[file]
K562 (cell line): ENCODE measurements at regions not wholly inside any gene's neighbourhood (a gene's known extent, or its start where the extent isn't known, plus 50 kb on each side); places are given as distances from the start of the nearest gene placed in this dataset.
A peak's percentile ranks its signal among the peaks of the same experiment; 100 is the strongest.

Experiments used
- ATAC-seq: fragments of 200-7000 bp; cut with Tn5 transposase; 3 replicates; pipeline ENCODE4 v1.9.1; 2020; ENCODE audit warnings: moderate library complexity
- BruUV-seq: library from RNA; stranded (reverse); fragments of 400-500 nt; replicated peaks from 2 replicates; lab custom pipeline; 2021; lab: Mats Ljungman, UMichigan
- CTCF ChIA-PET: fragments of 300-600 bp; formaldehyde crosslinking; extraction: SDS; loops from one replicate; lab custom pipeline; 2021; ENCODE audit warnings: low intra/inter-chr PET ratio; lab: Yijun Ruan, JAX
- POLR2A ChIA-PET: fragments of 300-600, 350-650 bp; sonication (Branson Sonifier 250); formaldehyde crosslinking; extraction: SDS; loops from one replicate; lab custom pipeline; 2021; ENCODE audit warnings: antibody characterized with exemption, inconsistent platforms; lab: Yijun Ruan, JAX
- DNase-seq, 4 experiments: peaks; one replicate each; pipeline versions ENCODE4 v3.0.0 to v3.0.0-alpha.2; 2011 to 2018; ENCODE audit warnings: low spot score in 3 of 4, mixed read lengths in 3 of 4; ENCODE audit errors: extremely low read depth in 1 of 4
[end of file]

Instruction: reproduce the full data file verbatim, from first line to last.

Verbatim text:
K562 (cell line): ENCODE measurements at regions not wholly inside any gene's neighbourhood (a gene's known extent, or its start where the extent isn't known, plus 50 kb on each side); places are given as distances from the start of the nearest gene placed in this dataset.
A peak's percentile ranks its signal among the peaks of the same experiment; 100 is the strongest.

Experiments used
- ATAC-seq: fragments of 200-7000 bp; cut with Tn5 transposase; 3 replicates; pipeline ENCODE4 v1.9.1; 2020; ENCODE audit warnings: moderate library complexity
- BruUV-seq: library from RNA; stranded (reverse); fragments of 400-500 nt; replicated peaks from 2 replicates; lab custom pipeline; 2021; lab: Mats Ljungman, UMichigan
- CTCF ChIA-PET: fragments of 300-600 bp; formaldehyde crosslinking; extraction: SDS; loops from one replicate; lab custom pipeline; 2021; ENCODE audit warnings: low intra/inter-chr PET ratio; lab: Yijun Ruan, JAX
- POLR2A ChIA-PET: fragments of 300-600, 350-650 bp; sonication (Branson Sonifier 250); formaldehyde crosslinking; extraction: SDS; loops from one replicate; lab custom pipeline; 2021; ENCODE audit warnings: antibody characterized with exemption, inconsistent platforms; lab: Yijun Ruan, JAX
- DNase-seq, 4 experiments: peaks; one replicate each; pipeline versions ENCODE4 v3.0.0 to v3.0.0-alpha.2; 2011 to 2018; ENCODE audit warnings: low spot score in 3 of 4, mixed read lengths in 3 of 4; ENCODE audit errors: extremely low read depth in 1 of 4